Although it wasn't written by the late Horton Foote, first-time director Aaron Schneider's Get Low has many of the stylistic earmarks — as well as the same deliberate pace — of early '80s Foote adaptations The Trip to Bountiful, 1918, On Valentine's Day, and Tender Mercies, which won Foote his second screenwriting Oscar. (The first was for his sensitive adaptation of Harper Lee's To Kill a Mockingbird in 1963.)
The major difference between Get Low and a typical work written by Foote is the setting. Instead of the Pulitzer-winning dramatist's beloved rural Texas, Low takes place in the Tennessee backwoods. Also conspicuously absent from Schneider's film is the Spartan eloquence of Foote's poetic dialogue (Chris Provenzano and C. Gaby Mitchell's script is perfectly adequate, however). What Schneider's film does have — and what makes it worth seeking out for fans of fine acting — is frequent Foote collaborator Robert Duvall.
Duvall made his screen debut as Boo Radley in To Kill a Mockingbird, and Felix Bush, the taciturn hermit Duvall plays here, could be an older, slightly worldlier version of Mockingbird author Lee's most iconic creation. When Felix rides his mule-driven wagon into town after 40 years of seclusion, it's only to discuss his funeral. Felix has the crazy notion that he'd like to hear what folks have to say about him once he's passed. And since the only way he can do that is to have a memorial service while still very much alive, Reverend Horton (Gerald McRaney) naturally balks at this unorthodox request. More amenable to Felix's plans are struggling funeral parlor operator Frank Quinn (Bill Murray in another of his wryly minimalist performances), who even has the brilliant idea of selling lottery tickets to the event. The winner gets the deed to Felix's 300-acre property — once he's actually deceased, of course.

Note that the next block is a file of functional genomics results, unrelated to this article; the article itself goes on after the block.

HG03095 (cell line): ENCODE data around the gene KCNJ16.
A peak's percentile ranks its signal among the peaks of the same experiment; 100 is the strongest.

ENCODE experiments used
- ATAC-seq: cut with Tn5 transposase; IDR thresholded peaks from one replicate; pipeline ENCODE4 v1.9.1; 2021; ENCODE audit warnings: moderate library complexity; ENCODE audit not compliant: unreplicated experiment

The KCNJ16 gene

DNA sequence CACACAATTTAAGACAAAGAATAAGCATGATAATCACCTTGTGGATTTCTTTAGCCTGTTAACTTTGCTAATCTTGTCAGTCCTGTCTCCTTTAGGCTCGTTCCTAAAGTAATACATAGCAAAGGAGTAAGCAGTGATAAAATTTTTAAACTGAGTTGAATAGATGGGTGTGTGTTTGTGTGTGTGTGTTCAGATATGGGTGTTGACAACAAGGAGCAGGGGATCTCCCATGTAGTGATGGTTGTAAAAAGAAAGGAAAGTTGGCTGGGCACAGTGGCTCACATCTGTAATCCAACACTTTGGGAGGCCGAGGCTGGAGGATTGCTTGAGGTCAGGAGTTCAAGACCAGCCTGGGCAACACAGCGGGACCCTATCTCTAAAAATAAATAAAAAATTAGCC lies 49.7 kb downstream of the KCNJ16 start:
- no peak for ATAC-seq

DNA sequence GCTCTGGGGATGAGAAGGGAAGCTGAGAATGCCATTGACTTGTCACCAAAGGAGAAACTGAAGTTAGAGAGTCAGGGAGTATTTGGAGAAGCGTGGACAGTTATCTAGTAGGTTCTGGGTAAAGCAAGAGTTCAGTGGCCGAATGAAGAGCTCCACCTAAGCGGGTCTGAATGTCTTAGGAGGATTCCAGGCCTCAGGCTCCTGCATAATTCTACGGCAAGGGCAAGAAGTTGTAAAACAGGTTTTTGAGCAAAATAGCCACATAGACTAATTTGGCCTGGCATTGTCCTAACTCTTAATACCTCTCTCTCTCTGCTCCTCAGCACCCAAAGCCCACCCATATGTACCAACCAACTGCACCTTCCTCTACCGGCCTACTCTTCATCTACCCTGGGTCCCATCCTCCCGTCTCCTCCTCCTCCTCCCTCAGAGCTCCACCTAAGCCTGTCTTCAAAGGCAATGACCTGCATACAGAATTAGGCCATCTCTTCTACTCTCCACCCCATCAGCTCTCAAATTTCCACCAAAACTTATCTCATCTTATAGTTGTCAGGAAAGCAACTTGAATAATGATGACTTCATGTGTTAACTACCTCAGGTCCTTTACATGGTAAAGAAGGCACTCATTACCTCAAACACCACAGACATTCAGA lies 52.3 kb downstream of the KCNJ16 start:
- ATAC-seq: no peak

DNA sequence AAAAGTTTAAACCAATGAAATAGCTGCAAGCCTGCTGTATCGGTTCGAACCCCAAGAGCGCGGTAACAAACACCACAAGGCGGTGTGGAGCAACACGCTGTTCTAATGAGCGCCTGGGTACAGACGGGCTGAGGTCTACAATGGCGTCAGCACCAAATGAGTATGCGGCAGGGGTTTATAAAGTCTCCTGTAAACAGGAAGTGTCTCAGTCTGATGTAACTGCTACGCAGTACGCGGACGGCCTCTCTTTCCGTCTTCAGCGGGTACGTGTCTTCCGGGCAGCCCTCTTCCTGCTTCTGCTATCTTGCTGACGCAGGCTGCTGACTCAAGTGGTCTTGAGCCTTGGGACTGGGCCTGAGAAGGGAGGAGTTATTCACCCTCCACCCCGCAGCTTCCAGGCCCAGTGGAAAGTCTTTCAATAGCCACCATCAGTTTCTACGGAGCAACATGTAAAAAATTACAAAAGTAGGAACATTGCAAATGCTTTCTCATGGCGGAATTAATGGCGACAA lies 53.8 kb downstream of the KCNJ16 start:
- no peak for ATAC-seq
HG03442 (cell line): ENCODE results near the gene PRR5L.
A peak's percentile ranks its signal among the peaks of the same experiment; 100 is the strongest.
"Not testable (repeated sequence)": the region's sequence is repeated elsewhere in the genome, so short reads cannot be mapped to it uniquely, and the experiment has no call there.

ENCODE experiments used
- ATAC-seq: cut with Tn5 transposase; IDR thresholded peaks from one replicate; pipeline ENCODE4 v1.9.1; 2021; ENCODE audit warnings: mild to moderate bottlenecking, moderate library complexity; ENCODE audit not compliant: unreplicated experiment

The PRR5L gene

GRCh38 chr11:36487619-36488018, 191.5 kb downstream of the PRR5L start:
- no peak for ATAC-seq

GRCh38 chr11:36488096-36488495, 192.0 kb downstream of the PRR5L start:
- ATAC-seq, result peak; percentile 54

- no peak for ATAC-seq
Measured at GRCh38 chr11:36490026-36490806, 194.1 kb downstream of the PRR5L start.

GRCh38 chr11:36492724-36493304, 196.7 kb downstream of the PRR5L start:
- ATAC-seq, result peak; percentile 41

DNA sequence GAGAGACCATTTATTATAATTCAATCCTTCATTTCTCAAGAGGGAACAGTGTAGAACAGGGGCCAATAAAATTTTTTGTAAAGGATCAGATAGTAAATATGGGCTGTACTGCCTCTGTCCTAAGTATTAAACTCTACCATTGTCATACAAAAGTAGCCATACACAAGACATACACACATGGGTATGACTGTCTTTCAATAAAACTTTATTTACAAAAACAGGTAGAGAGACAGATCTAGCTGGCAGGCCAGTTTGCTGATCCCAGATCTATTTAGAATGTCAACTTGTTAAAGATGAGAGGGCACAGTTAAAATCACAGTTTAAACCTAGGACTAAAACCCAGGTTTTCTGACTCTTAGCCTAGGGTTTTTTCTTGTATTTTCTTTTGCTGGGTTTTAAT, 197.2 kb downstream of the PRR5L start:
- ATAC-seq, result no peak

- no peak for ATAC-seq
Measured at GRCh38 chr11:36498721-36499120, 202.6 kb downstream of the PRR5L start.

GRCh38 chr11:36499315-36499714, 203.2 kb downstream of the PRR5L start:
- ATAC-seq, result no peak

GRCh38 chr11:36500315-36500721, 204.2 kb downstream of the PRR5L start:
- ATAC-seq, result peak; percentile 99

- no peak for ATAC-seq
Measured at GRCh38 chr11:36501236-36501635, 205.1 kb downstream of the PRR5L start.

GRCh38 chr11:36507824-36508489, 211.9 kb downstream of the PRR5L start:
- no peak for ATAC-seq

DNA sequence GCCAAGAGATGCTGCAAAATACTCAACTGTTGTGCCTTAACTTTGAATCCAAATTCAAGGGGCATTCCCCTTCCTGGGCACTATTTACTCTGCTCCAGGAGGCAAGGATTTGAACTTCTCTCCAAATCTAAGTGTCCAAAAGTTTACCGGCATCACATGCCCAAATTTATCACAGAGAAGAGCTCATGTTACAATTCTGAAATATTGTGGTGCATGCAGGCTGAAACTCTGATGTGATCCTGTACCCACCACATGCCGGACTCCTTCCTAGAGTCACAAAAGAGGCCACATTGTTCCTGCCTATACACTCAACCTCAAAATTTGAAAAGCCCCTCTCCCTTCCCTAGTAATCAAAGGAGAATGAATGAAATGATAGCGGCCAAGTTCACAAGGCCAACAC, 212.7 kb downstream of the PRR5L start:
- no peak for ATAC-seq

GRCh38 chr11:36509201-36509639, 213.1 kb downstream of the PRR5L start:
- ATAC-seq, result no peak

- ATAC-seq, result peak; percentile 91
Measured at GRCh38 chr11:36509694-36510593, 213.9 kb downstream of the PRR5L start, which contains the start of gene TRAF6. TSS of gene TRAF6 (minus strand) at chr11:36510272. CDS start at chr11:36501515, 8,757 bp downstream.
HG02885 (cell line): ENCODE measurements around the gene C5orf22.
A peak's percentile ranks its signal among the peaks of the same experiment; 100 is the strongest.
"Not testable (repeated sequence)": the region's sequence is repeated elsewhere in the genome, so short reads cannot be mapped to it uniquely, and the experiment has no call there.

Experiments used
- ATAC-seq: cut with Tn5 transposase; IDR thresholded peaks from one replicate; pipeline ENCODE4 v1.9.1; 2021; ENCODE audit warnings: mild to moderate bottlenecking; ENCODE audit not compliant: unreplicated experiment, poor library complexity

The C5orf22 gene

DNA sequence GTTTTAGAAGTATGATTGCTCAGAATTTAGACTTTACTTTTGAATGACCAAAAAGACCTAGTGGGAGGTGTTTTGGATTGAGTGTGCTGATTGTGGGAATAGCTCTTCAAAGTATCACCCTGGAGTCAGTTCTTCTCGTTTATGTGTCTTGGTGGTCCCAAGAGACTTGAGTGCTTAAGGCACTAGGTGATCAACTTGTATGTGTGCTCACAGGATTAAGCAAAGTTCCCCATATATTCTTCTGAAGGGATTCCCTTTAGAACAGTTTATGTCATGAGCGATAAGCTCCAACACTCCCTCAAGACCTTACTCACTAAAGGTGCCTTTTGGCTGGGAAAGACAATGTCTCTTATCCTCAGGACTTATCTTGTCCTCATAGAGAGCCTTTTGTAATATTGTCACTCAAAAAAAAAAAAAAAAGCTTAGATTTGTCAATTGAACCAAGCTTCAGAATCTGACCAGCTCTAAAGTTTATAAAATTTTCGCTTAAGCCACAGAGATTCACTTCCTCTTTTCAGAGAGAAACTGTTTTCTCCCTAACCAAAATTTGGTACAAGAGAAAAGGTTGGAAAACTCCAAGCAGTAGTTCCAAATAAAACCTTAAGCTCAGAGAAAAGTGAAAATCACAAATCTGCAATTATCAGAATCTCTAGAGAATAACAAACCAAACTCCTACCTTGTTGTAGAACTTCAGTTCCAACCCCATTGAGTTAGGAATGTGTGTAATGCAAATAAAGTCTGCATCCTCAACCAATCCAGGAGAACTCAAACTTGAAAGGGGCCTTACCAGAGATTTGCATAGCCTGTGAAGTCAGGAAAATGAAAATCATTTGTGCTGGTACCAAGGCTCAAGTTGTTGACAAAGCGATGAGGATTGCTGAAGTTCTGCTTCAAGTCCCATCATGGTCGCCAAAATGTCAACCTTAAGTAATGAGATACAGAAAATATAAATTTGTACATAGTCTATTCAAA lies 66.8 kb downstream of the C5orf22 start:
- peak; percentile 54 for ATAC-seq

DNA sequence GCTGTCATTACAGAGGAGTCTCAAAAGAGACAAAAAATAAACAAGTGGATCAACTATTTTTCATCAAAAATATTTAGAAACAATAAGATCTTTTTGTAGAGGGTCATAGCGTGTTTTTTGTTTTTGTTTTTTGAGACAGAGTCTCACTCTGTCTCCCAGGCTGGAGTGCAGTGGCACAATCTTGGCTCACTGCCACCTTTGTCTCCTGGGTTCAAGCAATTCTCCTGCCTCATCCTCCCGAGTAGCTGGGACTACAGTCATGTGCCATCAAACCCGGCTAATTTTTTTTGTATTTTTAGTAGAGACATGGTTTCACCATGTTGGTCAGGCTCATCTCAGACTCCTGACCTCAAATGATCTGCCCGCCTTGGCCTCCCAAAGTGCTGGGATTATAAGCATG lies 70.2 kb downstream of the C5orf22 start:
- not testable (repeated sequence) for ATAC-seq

Leading up to Felix's impending funeral party, he's visited by two people from his past: ex-girlfriend Mattie (Sissy Spacek) and the Reverend Jackson (Bill Cobbs). Since both remain tightlipped about their relationship with Felix, the stage is set for a major reveal during the climactic service. Like a typical Horton Foote play or movie, second chances and spiritual redemption lie at the heart of this wistful, increasingly melancholy drama. Yes, there will be tears.
Duvall has played lots of crusty, sly-as-a-fox old coots like Felix before (remember Gus McCrae from Lonesome Dove?), but his genius for understatement ensures that the character never devolves into a compendium of southern-gothic clichés. The best moments in the film are the one-on-one exchanges between Felix and Frank. Duvall and Murray are clearly having a ball playing off each other, and their mutual regard is as endearing as it is infectious.
If Get Low ultimately lacks the artistic clarity and personal vision of Tender Mercies or The Trip to Bountiful, there's more than enough warmth, wit, and beautifully judged performances to make it a refreshing, grown-up alternative to the mindless sensation of most hot-weather movies.
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